The biggest winners in the last twenty years are incumbents that have seen off competition and created greater barriers to entry. In the words of Warren Buffet, they have established economic castles protected by unbreachable moats.

Having to compete with these behemoths is one reason why companies are staying private longer. The median time to IPO has risen from 4 years in 1999 to 11 in 2014, according to Bain & Co. When Amazon went public in 1997, it was worth $300m, twenty years on it is worth over $450bn. Is it feasible a company of that size could grow into a giant in the public markets today?

Drawing on Andrew Lo’s theory of adaptive markets, companies are living organisms, competing to survive. Organisations have adapted to their environment. During the management revolution and the early days of the internet, scale and efficiency provided many companies with a competitive advantage. Many of these firms exist in highly competitive, high-velocity oligopolies. In these environments, the ability to change continuously is a core capability of successful firms (perhaps elephants can dance after all).

However, there is an argument that actually little has changed in the last twenty years, relative to what is expected in the coming decades (after all, we were promised flying cars and got 140 characters). This relative stability has allowed companies to create massive empires and explains why many truly disruptive start-ups are vertically integrated (think Tesla or Monzo).

As the research from Credit Suisse highlighted, companies are larger and older today. Though this has led to higher profitability and greater market caps, it arguably also makes change harder. The winners of the past have shown a great capacity to adapt. However, many believe that the rate and scale of change will make it increasingly difficult to keep pace. As Chris Zook and James Allen state in The Founder’s Mentality, it is the inherent paradox of business. ‘Growth creates complexity. Complexity is the silent killer of growth’.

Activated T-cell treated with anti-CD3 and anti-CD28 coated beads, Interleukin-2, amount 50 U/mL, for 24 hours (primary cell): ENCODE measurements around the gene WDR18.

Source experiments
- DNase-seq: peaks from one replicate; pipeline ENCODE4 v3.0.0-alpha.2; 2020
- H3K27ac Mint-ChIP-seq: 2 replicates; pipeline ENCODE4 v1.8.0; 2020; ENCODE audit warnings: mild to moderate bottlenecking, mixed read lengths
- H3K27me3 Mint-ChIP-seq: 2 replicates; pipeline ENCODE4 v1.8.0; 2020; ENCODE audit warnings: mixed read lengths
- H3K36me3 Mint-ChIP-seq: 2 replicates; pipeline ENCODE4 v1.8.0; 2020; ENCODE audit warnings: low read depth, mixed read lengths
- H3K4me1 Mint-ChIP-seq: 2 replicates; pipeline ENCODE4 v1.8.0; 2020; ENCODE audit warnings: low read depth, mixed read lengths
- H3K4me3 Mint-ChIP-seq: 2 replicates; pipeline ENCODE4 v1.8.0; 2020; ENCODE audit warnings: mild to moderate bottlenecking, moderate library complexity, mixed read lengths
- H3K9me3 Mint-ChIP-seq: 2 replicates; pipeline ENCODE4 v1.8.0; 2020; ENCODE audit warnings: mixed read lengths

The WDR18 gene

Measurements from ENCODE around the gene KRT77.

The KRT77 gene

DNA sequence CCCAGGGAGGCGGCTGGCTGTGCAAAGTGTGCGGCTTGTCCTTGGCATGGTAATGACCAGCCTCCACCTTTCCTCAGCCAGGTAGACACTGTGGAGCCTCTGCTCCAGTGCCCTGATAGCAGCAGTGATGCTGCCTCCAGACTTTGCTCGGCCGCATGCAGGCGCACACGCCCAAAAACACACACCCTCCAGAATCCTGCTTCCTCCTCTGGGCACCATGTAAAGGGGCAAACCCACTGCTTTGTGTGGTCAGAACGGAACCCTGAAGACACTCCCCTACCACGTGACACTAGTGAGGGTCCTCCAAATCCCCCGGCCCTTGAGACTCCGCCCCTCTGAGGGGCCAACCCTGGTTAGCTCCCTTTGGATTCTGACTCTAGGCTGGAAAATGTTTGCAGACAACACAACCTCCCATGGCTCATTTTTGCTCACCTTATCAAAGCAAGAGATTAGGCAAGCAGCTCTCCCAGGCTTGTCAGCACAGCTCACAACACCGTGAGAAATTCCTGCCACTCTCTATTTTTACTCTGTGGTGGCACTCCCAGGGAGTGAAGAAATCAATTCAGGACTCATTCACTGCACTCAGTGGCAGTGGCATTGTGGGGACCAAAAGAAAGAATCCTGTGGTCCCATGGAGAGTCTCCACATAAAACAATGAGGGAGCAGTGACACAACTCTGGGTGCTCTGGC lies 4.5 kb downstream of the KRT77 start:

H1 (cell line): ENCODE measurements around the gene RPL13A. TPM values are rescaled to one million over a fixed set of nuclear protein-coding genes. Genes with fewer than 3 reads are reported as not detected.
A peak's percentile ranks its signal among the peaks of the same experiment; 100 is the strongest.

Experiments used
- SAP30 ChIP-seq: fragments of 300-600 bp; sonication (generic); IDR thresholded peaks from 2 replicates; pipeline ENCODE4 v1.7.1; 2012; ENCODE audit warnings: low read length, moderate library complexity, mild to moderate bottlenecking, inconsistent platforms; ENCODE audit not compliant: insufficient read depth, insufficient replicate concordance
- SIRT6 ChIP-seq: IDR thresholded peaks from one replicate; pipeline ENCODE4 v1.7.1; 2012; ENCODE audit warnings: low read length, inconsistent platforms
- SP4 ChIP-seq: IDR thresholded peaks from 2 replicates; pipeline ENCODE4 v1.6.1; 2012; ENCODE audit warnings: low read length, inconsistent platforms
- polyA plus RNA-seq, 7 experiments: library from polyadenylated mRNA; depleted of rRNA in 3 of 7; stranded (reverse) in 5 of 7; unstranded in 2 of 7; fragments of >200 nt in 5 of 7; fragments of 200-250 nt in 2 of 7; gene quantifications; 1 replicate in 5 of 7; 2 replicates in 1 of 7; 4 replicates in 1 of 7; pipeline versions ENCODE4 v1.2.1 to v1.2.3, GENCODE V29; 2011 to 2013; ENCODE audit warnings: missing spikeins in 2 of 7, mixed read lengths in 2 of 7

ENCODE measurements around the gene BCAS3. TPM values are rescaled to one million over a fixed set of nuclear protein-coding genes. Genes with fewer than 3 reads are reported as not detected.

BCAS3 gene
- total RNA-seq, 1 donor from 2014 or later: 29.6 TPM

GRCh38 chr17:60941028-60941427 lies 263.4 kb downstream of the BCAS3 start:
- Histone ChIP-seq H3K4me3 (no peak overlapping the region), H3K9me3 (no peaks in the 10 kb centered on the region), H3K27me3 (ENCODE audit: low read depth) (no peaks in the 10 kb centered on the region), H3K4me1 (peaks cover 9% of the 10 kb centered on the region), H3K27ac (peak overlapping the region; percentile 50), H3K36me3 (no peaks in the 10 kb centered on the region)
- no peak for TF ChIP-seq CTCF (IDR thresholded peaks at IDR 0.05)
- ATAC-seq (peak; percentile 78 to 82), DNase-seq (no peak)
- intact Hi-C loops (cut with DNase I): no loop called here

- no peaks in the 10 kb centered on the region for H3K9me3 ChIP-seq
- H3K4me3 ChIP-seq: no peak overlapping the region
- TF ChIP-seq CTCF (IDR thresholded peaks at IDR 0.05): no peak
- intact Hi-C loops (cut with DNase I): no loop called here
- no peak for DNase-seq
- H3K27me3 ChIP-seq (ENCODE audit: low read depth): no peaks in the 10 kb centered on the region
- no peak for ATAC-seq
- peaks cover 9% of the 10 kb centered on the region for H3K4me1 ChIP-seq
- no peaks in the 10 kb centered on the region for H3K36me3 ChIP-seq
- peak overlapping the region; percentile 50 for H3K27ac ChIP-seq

What does this concentration mean for the process of Creative Destruction and the visible hand? For entrepreneurs and managers?

Digital — A new dawn

According to 8VC, the ramifications of this new techno-economic paradigm have yet to be realised: ‘The vast majority of the economy has yet to be transformed by the IT revolution — we are nowhere near the exhausted, fully-saturated markets of Perez’s ‘maturity’ phase’.

MIT Sloan defines digital disruption as ‘changes in the competitive environment, resulting from the use of digital technologies by new market entrants or established competitors in ways that undermine the viability of your product/service portfolio or go-to-market approach.’

In the age of digital disruption it is now possible for technology to lead to a techno-institutional leap, overcoming structural and economic obstacles. Technology changes much faster than formal governing institutions, and therefore, it can help entrepreneurs to start new businesses. The question remains, can incumbents leverage new technology and undertake true digital transformation, or to what extent are they restricted by complexity, legacy thinking and path dependency.

The graph below shows the media attention to ‘Disruption’ versus ‘Digital Transformation’.